M Thomas Apple Author Page

Science fiction, actual science, history, and personal ranting about life, the universe, and everything

mRNA and nanotech? Stay skeptical and use the Baloney Detection Kit!

June 25, 2021
MThomas

It’s becoming increasingly common to see social media posts claiming that the mRNA COVID-19 vaccines, which include those made by Pfizer and Moderna, could alter a person’s DNA. Some posts even suggest that nano-machines are being injected into the body.

https://cosmosmagazine.com/health/covid/technically-no-longer-human-can-mrna-covid-19-vaccines-meld-with-your-dna/

Yeah, I’ve seen some of these posts. Talked to a neighbor who was convinced Bill Gates was trying to inject us all with a chip to control our minds.

Is there any truth to these rumours? Could an mRNA vaccine be modifying your DNA?

No.

(Read the linked Cosmos article for more details!)

Actually, all you need to do is use logic and reasoning, apply some critical thinking, and demand lots of science-based evidence.

It’s called the Baloney Detection Kit and was introduced in a Cornell University undergraduate course about critical thinking and the scientific method by astrophysicist Carl Sagan.

In his book The Demon-haunted World, he lays out nine steps to bust BS and call out unscientific baloney. I use it with my second year undergrad students in a current news and global issues course.

The link above to the kit also outlines some of the most important logical fallacies to avoid, with number 8 and 9 being the most difficult to explain and convince people about (because they involve education about basic statistics).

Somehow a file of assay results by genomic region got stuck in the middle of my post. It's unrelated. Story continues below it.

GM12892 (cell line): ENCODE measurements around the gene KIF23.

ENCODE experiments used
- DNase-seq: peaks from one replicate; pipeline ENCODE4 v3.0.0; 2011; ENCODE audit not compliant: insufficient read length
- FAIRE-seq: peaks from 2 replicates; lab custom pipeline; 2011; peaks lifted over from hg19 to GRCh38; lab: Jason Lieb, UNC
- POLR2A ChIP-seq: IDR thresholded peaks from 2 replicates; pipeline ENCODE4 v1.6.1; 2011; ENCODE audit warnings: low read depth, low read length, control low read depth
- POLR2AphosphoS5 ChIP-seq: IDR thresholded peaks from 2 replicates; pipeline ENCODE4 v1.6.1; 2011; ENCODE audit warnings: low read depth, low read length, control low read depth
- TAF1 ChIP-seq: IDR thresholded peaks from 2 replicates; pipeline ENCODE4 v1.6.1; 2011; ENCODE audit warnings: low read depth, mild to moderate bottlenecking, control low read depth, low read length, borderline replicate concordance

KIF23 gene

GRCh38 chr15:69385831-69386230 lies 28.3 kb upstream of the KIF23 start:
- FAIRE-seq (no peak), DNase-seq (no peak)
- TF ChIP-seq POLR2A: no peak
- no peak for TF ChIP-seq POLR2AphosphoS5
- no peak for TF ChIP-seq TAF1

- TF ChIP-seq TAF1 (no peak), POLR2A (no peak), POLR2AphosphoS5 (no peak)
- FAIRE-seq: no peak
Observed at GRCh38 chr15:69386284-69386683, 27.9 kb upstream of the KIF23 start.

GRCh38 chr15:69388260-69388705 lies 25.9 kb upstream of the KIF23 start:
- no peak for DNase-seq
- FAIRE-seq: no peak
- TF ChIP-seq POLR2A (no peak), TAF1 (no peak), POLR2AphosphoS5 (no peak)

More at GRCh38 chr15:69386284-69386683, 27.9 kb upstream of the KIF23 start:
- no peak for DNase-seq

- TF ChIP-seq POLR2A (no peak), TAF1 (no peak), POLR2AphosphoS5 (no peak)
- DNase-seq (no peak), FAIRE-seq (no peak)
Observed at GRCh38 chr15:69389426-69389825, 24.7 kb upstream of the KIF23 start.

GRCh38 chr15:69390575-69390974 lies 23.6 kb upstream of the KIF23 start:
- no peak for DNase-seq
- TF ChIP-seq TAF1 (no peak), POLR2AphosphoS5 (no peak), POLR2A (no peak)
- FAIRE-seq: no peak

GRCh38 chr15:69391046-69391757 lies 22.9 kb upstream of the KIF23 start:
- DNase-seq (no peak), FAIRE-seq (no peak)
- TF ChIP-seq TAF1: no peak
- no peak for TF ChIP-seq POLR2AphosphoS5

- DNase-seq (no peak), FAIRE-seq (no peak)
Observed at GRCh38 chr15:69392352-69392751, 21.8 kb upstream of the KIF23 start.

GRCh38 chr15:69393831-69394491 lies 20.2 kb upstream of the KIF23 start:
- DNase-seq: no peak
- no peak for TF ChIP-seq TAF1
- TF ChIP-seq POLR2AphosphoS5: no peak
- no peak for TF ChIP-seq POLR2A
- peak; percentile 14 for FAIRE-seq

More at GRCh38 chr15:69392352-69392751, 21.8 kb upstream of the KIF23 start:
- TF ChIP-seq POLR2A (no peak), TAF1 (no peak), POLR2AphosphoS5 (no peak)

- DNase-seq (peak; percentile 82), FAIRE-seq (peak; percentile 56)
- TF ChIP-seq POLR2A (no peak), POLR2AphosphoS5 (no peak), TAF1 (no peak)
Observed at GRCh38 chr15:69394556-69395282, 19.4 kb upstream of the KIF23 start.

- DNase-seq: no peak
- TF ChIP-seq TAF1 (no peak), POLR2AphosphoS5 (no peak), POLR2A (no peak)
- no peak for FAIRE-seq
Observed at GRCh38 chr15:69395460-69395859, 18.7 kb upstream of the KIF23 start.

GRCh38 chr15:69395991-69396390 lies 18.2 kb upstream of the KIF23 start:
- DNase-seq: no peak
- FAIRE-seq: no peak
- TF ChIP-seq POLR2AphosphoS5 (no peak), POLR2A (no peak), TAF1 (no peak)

So will this convince anti-vaxxers who make outlandish claims online?

Probably not. Unless it goes viral 😉.

“We already found life on Mars!” Um. Sorry, no, you didn’t.

October 15, 2019
MThomas

“What is the evidence against the possibility of life on Mars?” Levin wrote. “The astonishing fact is that there is none.”

Uh, no, sorry. That’s an illogical fallacy called “begging the question.”

Often phrased like this: “Absence of evidence is not evidence of absence.”

Or, as a friend once joked, “Just because you haven’t found any aliens doesn’t mean there aren’t any!”

Well, yeah, but that doesn’t prove anything except that we just don’t know.

See, science doesn’t work like that. It demands skepticism, careful theorizing based on positive evidence.

And replication.

If findings can’t be independently confirmed and reproduced by an outside observer, then the evidence isn’t strong enough.

Sorry. No smoking gun. Yet.

(Believe me, if scientists knew that Mars had life, we’d hear about it ad infinitum. Carl Sagan put it best: Scientists are terrible at keeping secrets.)

https://amp.cnn.com/cnn/2019/10/15/us/nasa-life-on-mars-intl-hnk-scli/index.html?__twitter_impression=true

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